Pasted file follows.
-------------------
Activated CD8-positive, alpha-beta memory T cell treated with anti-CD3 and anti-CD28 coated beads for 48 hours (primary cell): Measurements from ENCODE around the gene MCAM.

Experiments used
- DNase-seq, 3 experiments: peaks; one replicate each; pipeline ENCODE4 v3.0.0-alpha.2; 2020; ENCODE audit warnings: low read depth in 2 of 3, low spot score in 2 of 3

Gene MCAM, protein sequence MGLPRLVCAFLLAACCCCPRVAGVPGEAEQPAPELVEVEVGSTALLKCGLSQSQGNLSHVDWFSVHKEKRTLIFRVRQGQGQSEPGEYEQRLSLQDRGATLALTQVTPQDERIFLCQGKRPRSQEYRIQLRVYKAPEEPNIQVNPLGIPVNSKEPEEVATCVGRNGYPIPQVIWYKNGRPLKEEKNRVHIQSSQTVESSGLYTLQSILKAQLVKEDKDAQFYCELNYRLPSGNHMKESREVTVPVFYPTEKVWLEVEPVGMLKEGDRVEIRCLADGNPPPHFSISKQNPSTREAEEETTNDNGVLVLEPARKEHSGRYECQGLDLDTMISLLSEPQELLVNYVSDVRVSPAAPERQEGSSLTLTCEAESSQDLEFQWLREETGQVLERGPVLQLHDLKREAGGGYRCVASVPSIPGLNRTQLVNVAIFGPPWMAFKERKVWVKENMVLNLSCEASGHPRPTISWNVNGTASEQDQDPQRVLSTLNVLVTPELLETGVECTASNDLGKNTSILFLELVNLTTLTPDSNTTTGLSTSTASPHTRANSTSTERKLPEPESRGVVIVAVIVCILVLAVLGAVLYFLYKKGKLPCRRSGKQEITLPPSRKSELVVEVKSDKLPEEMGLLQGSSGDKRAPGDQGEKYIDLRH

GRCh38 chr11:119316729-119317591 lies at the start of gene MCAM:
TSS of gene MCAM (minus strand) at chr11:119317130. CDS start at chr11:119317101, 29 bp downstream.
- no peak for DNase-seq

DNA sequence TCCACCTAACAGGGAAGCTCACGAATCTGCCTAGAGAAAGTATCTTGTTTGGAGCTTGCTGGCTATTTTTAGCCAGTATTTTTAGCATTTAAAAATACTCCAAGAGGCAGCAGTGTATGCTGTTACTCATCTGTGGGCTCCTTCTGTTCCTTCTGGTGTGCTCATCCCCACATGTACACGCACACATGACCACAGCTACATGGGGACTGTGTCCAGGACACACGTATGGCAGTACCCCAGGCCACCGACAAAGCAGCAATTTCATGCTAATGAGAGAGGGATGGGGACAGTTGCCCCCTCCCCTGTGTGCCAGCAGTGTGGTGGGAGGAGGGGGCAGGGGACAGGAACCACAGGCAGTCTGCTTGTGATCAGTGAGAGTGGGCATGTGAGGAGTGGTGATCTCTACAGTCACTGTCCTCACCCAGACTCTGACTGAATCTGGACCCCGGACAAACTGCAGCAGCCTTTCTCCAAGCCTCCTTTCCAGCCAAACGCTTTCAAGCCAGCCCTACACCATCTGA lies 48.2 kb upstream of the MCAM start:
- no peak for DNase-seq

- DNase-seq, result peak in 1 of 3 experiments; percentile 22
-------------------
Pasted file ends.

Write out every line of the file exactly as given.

Activated CD8-positive, alpha-beta memory T cell treated with anti-CD3 and anti-CD28 coated beads for 48 hours (primary cell): Measurements from ENCODE around the gene MCAM.

Experiments used
- DNase-seq, 3 experiments: peaks; one replicate each; pipeline ENCODE4 v3.0.0-alpha.2; 2020; ENCODE audit warnings: low read depth in 2 of 3, low spot score in 2 of 3

Gene MCAM, protein sequence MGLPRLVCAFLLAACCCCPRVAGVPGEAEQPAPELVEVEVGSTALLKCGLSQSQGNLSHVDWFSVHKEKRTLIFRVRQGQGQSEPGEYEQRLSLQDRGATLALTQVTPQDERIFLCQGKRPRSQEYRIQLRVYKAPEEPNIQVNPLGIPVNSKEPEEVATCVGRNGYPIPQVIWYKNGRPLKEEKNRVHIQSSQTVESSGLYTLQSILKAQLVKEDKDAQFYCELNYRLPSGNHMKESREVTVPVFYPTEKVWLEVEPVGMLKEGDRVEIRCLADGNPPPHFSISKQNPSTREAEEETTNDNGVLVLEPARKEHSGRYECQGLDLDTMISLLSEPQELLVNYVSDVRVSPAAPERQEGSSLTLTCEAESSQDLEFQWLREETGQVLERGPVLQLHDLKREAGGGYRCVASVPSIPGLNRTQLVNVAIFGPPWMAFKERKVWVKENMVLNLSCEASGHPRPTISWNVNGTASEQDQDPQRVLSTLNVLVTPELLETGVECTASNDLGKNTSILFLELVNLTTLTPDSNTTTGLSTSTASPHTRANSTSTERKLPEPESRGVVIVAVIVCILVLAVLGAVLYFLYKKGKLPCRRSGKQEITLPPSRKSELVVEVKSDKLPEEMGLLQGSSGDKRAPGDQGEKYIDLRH

GRCh38 chr11:119316729-119317591 lies at the start of gene MCAM:
TSS of gene MCAM (minus strand) at chr11:119317130. CDS start at chr11:119317101, 29 bp downstream.
- no peak for DNase-seq

DNA sequence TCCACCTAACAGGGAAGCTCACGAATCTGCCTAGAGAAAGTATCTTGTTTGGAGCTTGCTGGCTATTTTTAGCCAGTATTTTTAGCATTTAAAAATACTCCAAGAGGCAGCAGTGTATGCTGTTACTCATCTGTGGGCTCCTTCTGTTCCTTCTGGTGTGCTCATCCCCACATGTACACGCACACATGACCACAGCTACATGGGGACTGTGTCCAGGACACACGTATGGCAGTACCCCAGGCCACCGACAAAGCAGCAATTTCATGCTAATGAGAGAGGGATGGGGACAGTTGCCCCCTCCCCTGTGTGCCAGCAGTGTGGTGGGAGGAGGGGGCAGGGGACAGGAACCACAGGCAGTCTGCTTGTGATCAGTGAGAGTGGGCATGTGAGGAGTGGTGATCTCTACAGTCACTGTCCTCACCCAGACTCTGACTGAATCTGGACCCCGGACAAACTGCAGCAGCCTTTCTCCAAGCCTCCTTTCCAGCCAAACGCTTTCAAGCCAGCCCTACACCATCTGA lies 48.2 kb upstream of the MCAM start:
- no peak for DNase-seq

- DNase-seq, result peak in 1 of 3 experiments; percentile 22